Dr. Neil Spector’s serology was repeatedly negative leaving his Lyme untreated for four years resulting in the need of a heart transplant. [1]

Four negative Lyme test results led to a misdiagnosis of Multiple Sclerosis prompting a lawsuit in Pennsylvania.


Per the email thread below, I had this conversation with you nine years ago. How many patients since then have been misdiagnosed and left untreated because there is no disclaimer on your test results informing the patient (and physician) that a negative result does not necessarily mean that you don’t have Lyme disease?

Don’t you think it is time for change; full disclosure perhaps?

A response to this inquiry is requested.

Carl Tuttle
Lyme Endemic Hudson, NH

Cc: ADM Brett P. Giroir, M.D., Assistant Secretary for Health

1. Neil Spector “Gone in a Heartbeat”

2009 Response from Director Kabawat:
———- Original Message ———-
From: Kabawat, Salim E
Cc: Panarelli, Robert M
Date: June 12, 2009 at 2:17 PM
Subject: Lyme disease Western Blot test

Mr. Carl Tuttle 33 David Dr
Hudson, NH 03051

Greetings Mr. Tutle; Regarding your question on Lyme disease Western Blot Test, Quest Diagnostics follows CDC guidelines regarding Lyme reporting. See MMWR August 11, 1995 / 44(31);590-591 “It was recommended that an IgM immunoblot be considered positive if two of the following three bands are present: 24 kDa (OspC) * , 39 kDa (BmpA), and 41 kDa (Fla) (1). It was further recommended that an that IgG immunoblot be considered positive if five of the following 10 bands are present: 18 kDa, 21 kDa (OspC) *, 28 kDa, 30 kDa, 39 kDa (BmpA), 41 kDa (Fla), 45 kDa, 58 kDa (not GroEL), 66 kDa, and 93 kDa (2).”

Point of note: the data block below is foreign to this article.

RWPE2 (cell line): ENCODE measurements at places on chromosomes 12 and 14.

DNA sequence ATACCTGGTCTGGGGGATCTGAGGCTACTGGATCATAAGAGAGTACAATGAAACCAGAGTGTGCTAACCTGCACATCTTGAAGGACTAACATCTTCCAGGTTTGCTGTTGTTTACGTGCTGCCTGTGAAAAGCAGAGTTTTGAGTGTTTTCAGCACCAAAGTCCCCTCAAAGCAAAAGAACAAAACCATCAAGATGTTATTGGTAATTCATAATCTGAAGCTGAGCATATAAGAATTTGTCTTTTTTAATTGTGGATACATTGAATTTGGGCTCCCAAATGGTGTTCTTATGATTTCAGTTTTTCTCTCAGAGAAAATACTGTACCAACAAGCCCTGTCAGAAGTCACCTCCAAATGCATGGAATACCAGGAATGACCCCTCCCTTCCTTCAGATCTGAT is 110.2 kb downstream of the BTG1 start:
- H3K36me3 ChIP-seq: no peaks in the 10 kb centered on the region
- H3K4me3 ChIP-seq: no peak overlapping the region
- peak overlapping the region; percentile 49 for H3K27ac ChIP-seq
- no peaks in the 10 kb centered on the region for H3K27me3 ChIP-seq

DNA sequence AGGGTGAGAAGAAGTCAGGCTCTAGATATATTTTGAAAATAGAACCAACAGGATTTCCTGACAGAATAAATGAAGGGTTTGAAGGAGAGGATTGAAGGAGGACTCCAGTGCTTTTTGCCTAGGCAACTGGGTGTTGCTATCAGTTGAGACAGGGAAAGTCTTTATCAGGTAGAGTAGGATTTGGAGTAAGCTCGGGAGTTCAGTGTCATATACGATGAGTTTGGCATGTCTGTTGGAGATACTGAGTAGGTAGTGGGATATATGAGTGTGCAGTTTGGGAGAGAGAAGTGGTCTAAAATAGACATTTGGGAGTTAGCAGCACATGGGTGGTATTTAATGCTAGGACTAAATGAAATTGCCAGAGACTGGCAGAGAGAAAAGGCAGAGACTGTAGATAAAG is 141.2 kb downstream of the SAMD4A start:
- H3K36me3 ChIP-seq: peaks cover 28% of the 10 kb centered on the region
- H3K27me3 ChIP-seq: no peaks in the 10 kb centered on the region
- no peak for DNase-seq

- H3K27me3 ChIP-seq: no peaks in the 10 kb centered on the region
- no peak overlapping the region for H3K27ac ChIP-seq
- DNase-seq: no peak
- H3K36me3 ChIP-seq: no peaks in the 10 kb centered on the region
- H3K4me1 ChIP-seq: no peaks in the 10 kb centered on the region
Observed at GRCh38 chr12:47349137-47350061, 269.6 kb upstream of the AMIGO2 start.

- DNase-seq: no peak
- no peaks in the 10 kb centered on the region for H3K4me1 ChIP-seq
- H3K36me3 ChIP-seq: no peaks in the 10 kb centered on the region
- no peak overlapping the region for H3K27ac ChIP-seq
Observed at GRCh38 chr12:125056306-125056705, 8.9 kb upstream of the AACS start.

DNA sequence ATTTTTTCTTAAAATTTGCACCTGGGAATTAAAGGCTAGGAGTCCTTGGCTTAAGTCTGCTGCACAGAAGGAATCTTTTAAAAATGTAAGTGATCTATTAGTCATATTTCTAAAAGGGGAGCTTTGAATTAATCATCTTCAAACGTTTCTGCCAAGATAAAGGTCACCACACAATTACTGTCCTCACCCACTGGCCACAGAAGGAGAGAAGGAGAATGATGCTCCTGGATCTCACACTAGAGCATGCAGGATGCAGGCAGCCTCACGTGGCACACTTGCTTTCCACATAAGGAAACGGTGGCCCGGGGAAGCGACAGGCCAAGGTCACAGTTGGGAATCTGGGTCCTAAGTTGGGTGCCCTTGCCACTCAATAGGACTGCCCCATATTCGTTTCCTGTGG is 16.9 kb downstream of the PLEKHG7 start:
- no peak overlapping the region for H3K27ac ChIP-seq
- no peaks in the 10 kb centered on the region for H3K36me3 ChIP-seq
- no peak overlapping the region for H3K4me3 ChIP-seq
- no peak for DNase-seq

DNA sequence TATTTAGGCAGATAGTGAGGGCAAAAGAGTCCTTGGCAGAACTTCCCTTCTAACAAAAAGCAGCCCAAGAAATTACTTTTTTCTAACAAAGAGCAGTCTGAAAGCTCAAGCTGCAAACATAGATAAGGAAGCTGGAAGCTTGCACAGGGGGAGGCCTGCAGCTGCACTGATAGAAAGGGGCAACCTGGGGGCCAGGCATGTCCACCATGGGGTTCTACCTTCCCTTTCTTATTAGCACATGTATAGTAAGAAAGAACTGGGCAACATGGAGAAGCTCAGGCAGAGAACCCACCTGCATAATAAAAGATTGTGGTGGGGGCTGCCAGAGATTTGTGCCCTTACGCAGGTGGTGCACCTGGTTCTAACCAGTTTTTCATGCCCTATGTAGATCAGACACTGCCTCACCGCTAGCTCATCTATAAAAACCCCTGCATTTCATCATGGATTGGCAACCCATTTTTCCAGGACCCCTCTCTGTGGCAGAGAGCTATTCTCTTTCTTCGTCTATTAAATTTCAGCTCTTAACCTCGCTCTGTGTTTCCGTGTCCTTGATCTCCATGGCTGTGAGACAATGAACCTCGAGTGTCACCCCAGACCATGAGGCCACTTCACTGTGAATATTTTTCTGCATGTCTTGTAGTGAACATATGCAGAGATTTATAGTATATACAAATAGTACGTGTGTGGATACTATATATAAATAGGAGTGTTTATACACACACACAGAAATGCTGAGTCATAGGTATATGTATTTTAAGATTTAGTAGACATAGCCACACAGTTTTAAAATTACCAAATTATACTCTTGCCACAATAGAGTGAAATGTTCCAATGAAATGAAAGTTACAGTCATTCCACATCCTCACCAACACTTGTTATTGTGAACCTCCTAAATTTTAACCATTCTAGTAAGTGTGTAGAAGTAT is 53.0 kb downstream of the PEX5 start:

Salim E. Kabawat, M.D.

Quest Diagnostics-New England| Medical Director | 415 Massachusetts Ave., Cambridge, MA 02139 | phone617.520.8242 | fax 617.520.7703 ||

2009 follow-up letter to Dr. Kabawat: (No response)

———- Original Message ———-
To: Salim E Kabawat <>
Cc: Robert M Panarelli <>
Date: June 17, 2009 at 1:06 PM

Subject: Re: Lyme disease Western Blot test

June 17, 2009
Quest Diagnostics-New England
415 Massachusetts Ave.
Cambridge , MA 02139
Attn: Salim E. Kabawat, M.D. Medical Director

Dear Dr Kabawat,

Each week for the past month I submitted the following question through your online patient inquiry portal:

“Could you please tell me why Quest Labs’ Western blot Lyme test doesn’t include band 31 and 34? Is it possible that your exclusion of these bands is missing many Lyme cases since band 31 and 34 are highly specific to Borrelia burgdorferi and were originally chosen for vaccine development?”

On June 9, 2009 you responded to my inquiry referring to a thirteen year old CDC guideline for Lyme disease reporting dated August 11, 1995
(MMWR 44(31);590-591). You then cut and pasted the following information from that guideline:

“It was recommended that an IgM immunoblot be considered positive if two of the following three bands are present: 24 kDa (OspC) * , 39 kDa (BmpA), and 41 kDa ( Fla ) (1). It was further recommended that an that IgG immunoblot be considered positive if five of the following 10 bands are present: 18 kDa, 21 kDa (OspC) *, 28 kDa, 30 kDa, 39 kDa (BmpA), 41 kDa (Fla), 45 kDa, 58 kDa (not GroEL), 66 kDa, and 93 kDa (2).”

On February 11, 2005 the Centers for Disease Control and Prevention issued the following caution (MMWR Morb Mortal Wkly Rep 2005; 54:125–6) regarding testing for Lyme disease: